Building blocks: Firm behaviour
You have seen that environmental and energy economic models consist of different types of building blocks and we have discussed the first and most important type of building block: Firm behaviour.
Modeling firm behaviour is most important, because many parts of environmental or energy policy aim at firms: For example, the European Emissions Trading System aims at reducing firms’ greenhouse gas emissions or many parts of energy policy aim at altering firms’ investment behaviour.
Let us go into somewhat more detail regarding the three building blocks for firm behaviour from Xepapadeas (1997) that we have already discussed. All three building blocks model firms as maximizing their profit. In case of the Emission Choice Model, a firm’s profit is described by a function , which denotes the maximal profit firm can make for a given level of emissions . In addition, we have to account for the costs induced by environmental policy, which could, for example, be given by a tax paid for remaining emissions: .
Thus the model for firm can be written as:
Note that there are no constraints regarding the number of firms and that firms can differ substantially from each other; each firm can be described by a different function .
To make sure that the model works, we often use assumptions regarding the function . For example, we will typically assume:
- that is differentiable
- that, at least for low values of , is increasing in (emitting more reduces production costs) and that, for close to zero, the slope of is strictly greater than the tax
- that is strictly concave, implying that it is less costly to reduce emissions by one unit, if a firm emits much (and thus has many options to reduce its emissions) than if the firm has already reduced its emissions substantially (all cheap options to reduce emissions are already used, only the expensive options remain)
- that is bounded above (even if a firm can emit as much as it wants, it receives a finite profit).
Under these assumptions, the model yields a unique optimal emission level for each tax and each firm . This optimal tax level can be calculated by differentiating the model with respect to and setting the result equal to zero (ie, by deriving the first-order condition), which yields:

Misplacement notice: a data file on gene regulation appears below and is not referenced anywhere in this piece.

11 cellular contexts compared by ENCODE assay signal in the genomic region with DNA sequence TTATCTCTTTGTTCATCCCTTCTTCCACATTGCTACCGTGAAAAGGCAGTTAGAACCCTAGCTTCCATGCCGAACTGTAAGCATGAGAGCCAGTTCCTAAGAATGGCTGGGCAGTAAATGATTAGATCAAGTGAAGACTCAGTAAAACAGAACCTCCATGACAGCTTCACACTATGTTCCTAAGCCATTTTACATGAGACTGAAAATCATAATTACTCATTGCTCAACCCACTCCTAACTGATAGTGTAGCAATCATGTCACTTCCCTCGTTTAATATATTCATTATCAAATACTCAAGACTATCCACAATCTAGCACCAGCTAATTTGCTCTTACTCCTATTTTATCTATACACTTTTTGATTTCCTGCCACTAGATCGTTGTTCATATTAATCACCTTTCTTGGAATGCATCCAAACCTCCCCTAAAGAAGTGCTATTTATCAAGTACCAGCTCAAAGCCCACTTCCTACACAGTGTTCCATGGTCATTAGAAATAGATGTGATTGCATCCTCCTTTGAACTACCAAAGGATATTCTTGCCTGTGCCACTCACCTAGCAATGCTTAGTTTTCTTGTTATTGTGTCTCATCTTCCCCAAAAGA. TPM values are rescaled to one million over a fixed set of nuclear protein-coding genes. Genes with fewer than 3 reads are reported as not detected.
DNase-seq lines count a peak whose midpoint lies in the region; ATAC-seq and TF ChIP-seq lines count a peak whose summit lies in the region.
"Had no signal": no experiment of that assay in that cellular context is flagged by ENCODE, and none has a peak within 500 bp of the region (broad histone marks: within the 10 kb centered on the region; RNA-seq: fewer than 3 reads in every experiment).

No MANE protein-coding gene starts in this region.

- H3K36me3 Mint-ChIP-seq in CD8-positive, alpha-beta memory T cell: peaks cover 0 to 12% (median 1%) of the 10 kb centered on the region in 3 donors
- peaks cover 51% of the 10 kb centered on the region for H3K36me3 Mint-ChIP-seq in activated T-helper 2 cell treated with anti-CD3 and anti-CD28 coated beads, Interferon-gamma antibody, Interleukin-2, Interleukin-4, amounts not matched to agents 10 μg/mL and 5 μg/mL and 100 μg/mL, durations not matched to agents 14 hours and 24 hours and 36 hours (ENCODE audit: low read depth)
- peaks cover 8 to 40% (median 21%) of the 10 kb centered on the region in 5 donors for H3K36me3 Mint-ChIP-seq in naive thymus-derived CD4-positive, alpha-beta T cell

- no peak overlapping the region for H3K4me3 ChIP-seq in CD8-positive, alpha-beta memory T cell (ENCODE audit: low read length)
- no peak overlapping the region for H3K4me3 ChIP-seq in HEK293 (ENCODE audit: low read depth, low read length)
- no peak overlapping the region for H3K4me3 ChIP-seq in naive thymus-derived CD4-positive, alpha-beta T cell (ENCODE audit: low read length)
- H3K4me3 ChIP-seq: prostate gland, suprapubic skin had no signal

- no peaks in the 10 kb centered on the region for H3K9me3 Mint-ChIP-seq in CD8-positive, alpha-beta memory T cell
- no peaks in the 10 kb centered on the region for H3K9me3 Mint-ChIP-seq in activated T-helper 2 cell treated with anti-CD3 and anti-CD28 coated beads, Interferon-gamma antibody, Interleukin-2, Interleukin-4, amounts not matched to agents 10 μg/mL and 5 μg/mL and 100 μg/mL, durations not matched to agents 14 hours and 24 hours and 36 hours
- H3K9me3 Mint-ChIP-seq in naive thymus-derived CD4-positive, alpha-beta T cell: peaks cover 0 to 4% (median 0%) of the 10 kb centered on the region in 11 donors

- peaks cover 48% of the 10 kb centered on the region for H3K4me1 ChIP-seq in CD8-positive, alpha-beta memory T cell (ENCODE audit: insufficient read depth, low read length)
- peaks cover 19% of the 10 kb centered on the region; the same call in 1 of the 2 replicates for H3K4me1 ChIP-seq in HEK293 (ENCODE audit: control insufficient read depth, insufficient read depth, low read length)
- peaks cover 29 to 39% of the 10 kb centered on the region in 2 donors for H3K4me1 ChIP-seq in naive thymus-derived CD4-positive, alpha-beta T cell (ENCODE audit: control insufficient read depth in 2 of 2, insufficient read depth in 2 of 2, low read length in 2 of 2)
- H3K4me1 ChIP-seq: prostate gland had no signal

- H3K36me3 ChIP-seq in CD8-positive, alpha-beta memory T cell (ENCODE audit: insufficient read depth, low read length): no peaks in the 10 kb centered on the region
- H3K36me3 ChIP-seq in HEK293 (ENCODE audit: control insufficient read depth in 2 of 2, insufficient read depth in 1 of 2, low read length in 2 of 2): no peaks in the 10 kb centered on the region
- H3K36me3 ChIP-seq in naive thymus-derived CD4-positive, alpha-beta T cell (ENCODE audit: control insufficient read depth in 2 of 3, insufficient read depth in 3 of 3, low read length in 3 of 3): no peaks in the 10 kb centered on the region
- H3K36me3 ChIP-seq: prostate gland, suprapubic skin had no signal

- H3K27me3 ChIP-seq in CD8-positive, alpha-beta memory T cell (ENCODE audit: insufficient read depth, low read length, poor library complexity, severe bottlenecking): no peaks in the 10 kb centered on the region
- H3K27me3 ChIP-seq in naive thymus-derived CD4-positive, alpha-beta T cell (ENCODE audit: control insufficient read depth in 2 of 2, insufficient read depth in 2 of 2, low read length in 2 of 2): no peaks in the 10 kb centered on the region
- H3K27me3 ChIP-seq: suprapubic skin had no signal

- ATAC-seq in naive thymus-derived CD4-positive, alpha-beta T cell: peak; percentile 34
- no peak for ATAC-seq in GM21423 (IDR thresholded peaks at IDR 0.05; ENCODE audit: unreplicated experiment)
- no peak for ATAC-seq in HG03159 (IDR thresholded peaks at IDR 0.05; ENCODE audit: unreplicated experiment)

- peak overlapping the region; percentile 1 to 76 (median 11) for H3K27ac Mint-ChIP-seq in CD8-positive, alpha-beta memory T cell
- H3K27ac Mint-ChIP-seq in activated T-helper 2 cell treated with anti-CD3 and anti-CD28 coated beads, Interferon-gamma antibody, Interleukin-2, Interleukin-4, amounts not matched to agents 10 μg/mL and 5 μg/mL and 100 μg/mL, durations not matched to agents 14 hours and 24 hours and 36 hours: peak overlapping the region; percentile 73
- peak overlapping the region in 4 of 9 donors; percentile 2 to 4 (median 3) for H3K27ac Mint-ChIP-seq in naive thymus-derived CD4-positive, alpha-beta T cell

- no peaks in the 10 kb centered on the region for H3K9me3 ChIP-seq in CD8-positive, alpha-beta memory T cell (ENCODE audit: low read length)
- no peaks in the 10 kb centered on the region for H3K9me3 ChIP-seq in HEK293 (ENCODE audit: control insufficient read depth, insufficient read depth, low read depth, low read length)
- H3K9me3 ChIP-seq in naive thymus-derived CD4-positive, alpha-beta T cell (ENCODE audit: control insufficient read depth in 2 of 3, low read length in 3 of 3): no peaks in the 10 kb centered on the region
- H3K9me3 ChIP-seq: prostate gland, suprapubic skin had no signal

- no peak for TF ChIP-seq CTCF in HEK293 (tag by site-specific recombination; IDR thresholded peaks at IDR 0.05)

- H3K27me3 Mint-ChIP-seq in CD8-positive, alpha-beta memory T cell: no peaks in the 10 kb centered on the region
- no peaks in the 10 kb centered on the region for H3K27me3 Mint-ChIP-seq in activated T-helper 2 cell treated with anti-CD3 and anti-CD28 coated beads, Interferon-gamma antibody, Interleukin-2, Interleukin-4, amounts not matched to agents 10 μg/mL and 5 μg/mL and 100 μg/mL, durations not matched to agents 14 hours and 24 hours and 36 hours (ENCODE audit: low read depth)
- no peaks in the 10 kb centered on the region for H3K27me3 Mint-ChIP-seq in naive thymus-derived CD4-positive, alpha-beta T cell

If we use a specific functional form for , we can solve this equation and derive an explicit solution for . In many cases however, equation (2) is already sufficient to gain interesting insights into a problem. For example, it shows that if we use the same tax for all firms, all firms will have equal marginal profits , which is a necessary condition for the policy to be economically efficient.
A similar approach can be used with the Output Abatement Choice Model, which we described by:
Here, the firm is described as maximizing its profit by choosing its quantity of production and the care used in production (). Emissions result from these choices according to a function . Using specific assumptions on this function as well as on the cost function ,1 we can ensure that there is a unique optimal level of production and care that can be calculated from the first-order conditions:
These equations show that the tax will reduce a firms output (by equation (5), it works like a reduction of the price ) and increase the care used in production (see equation (6)).
Finally, a similar approach can be used in case of the Input Choice Model, where we need to use the firms’ first-order conditions with respect to all input choices .
To sum up: In all models, we will need assumptions (usually, differentiability and a convexity/concavity assumption) to make sure that the problem can be solved (that is, that there exists an optimum). Then, we use the first-order conditions to derive this optimum. Thereby, we get one first-order condition for each decision variable of each firm. In the Emission Choice Model, firms choose only their emissions, thus we get one condition per firm. In the Output Abatement Choice Model, firms choose production quantity and care used in production. Thus we get two conditions per firm. In the Input Choice Model, we have as many conditions per firm as we have inputs that the firms choose.
Thus you see these models differ substantially in complexity. As we argued before: A model can become rather complex very easily. Thus always use the simplest model that can describe your problem.
1 Most importantly, we need to assume (a) differentiability of both functions, (b) that is increasing wrt both arguments, (c) that is increasing in and decreasing in , and (d) that both functions are strictly convex wrt and (e) bounded below by zero.
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